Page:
When a black woman has Nazi an­ces­tors

Book re­view by Dee­sha Philyaw

The Washington Post Sunday - - OUTLOOK - bookworld@wash­post.com Dee­sha Philyaw is a co-founder of CoPar­ent­ing101.org and a co-au­thor, with her ex­hus­band, of “Co-Par­ent­ing 101: Help­ing Your Kids Thrive in Two House­holds Af­ter Di­vorce.”

His­to­rian Raul Hil­berg said that “in Ger­many, the Holo­caust is fam­ily his­tory.” This ob­ser­va­tion is the back­drop for Jen­nifer Teege’s haunt­ing and un­flinch­ing mem­oir, “My Grand­fa­ther Would Have Shot Me.” While brows­ing the li­brary in search of a book to ad­dress her life­long de­pres­sion, Teege, the daugh­ter of a Ger­man mother and a Nige­rian fa­ther, came across a bi­og­ra­phy that con­tained a shock­ing se­cret: Her grand­fa­ther was Amon Goeth, the “butcher of Plas­zow,” a Nazi com­man­dant no­to­ri­ous for his bru­tal treat­ment of Jews at the Krakow-Plas­zow con­cen­tra­tion camp.

Pre­vi­ously pub­lished in Poland, France, Ja­pan, Brazil, Is­rael and Ger­many (where it spent more than six months on best­seller lists), “My Grand­fa­ther Would Have Shot Me” came out in the United States on April 15, Holo­caust Re­mem­brance Day, in a year that marks the 70th an­niver­sary of the end of World War II in Europe, as well as the end of the Nazi slaugh­ter of mil­lions of Jews.

Teege’s grand­fa­ther, por­trayed by Ralph Fi­ennes in the film “Schindler’s List,” was among the worst of the Nazis. Among count­less other atroc­i­ties, Goeth shot pris­on­ers from his bal­cony at the camp as a sadis­tic form of morn­ing ex­er­cise. Teege calls him “a man who killed peo­ple by the dozens and, what is more, who en­joyed it. My grand­fa­ther. I am the grand­daugh­ter of a mass mur­derer.”

This is an es­pe­cially dis­turb­ing rev­e­la­tion for Teege, a bira­cial adoptee and mar­ried mother of two, who had longed to know her fam­ily his­tory. Dis­il­lu­sioned and deeply de­pressed, she sought to come to terms with the past. Why hadn’t her mother told her about her grand­fa­ther? Had ev­ery­one in her life been ly­ing to her for decades? What, if any­thing, had she in­her­ited from her mon­ster of a grand­fa­ther, a man who would have shot her, a black woman, on sight? What would she say to her friends in Is­rael, where she’d lived and stud­ied for sev­eral years in her early 20s, meet­ing peo­ple who had lost rel­a­tives dur­ing the Holo­caust?

Fam­ily se­crets and the bur­den of si­lence are cen­tral themes of the mem­oir. Born in 1970, Teege was placed in a Catholic or­phan­age in Mu­nich by her sin­gle mother, Monika Goeth. There, she was cared for by nuns un­til the age of 3, when she was taken in by a foster fam­ily. While in the or­phan­age and in foster care, Teege spent time with her mother and grand­mother in­ter­mit­tently; this stopped when she was adopted by her foster fam­ily at age 7. She saw her mother again at age 21, then lost touch. The book’s pro­logue opens 17 years later, on that day in the li­brary when she stum­bled upon her con­nec­tion to Amon Goeth. In the chap­ters that fol­low, she re­counts an emo­tional and lit­eral jour­ney that takes her from Ger­many to Poland and Is­rael.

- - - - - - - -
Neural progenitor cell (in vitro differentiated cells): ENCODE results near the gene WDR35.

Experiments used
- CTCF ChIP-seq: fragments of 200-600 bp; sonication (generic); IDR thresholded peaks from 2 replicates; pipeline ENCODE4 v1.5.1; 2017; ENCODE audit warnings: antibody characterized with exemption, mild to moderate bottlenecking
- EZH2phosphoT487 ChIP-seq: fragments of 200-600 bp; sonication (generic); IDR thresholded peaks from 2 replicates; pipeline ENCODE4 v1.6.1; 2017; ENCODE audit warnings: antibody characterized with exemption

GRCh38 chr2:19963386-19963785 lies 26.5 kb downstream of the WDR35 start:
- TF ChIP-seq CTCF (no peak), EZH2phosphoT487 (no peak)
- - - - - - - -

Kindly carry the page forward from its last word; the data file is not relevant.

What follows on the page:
A lit­tle more than 200 pages long, “My Grand­fa­ther” seems twice that length — heavy, chal­leng­ing and res­o­nant. It is a mem­oir, an adop­tion story and a geopo­lit­i­cal his­tory les­son, all blended seam­lessly into an ac­count of Teege’s ex­plo­ration of her roots. Rather than a strict chronol­ogy of events, the book is a se­ries of mini-mem­oirs, of her par­ents and her grand­par­ents (birth and adop­tive), and of oth­ers whose lives were af­fected by the Holo­caust. As a col­lec­tive tes­ti­mony, “My Grand­fa­ther” shat­ters the kind of si­lence that has plagued some Ger­man fam­i­lies for three gen­er­a­tions and of­fers a heal­ing al­ter­na­tive to what Teege calls the “cor­ro­sive” ef­fect of fam­ily se­crets.

She ac­com­plishes this through re­search and through her concise and introspective nar­ra­tive, which is in­ter­wo­ven with a sec­ond nar­ra­tive by her co-au­thor, Nikola Sell­mair, an award-win­ning re­porter at Ger­many’s Stern mag­a­zine. Drawing upon the tes­ti­mony of schol­ars, Teege’s rel­a­tives and friends, Holo­caust sur­vivors and their descen­dants, and the descen­dants of Nazi per­pe­tra­tors, Sell­mair pro­vides a his­tor­i­cal and con­tex­tual back­drop to Teege’s story.

Teege lays bare her per­sonal evo­lu­tion to­ward mak­ing peace with her fam­ily his­tory. She is of course hor­ri­fied by her grand­fa­ther’s geno­ci­dal acts and lack of re­morse — his last words be­fore be­ing hanged were “Heil Hitler.” But Teege is most un­set­tled by the role of her grand­mother, whom she knew well, as Goeth’s live-in lover. “If it hadn’t been for [my grand­mother], maybe dis­cov­er­ing Amon Goeth in my fam­ily tree wouldn’t have been such a shock,” she writes. “I could have re­garded him more as a his­tor­i­cal fig­ure; I might not have taken it quite so per­son­ally. Yes, he is my grand­fa­ther, but he never pushed my stroller or held my hand. But my grand­mother did.”

Teege wres­tles with com­pet­ing images: the lov­ing grand­mother who com­forted her as a child, and the self-serv­ing woman who died in de­nial about the hu­man suf­fer­ing she wit­nessed and was still madly in love with a man who tor­tured oth­ers for plea­sure. Hu­man psy­chol­ogy, Teege ul­ti­mately concludes, can per­mit us to con­tinue lov­ing peo­ple even as we condemn their ac­tions.


Jen­nifer Teege’s grand­fa­ther was a bru­tal con­cen­tra­tion camp chief.

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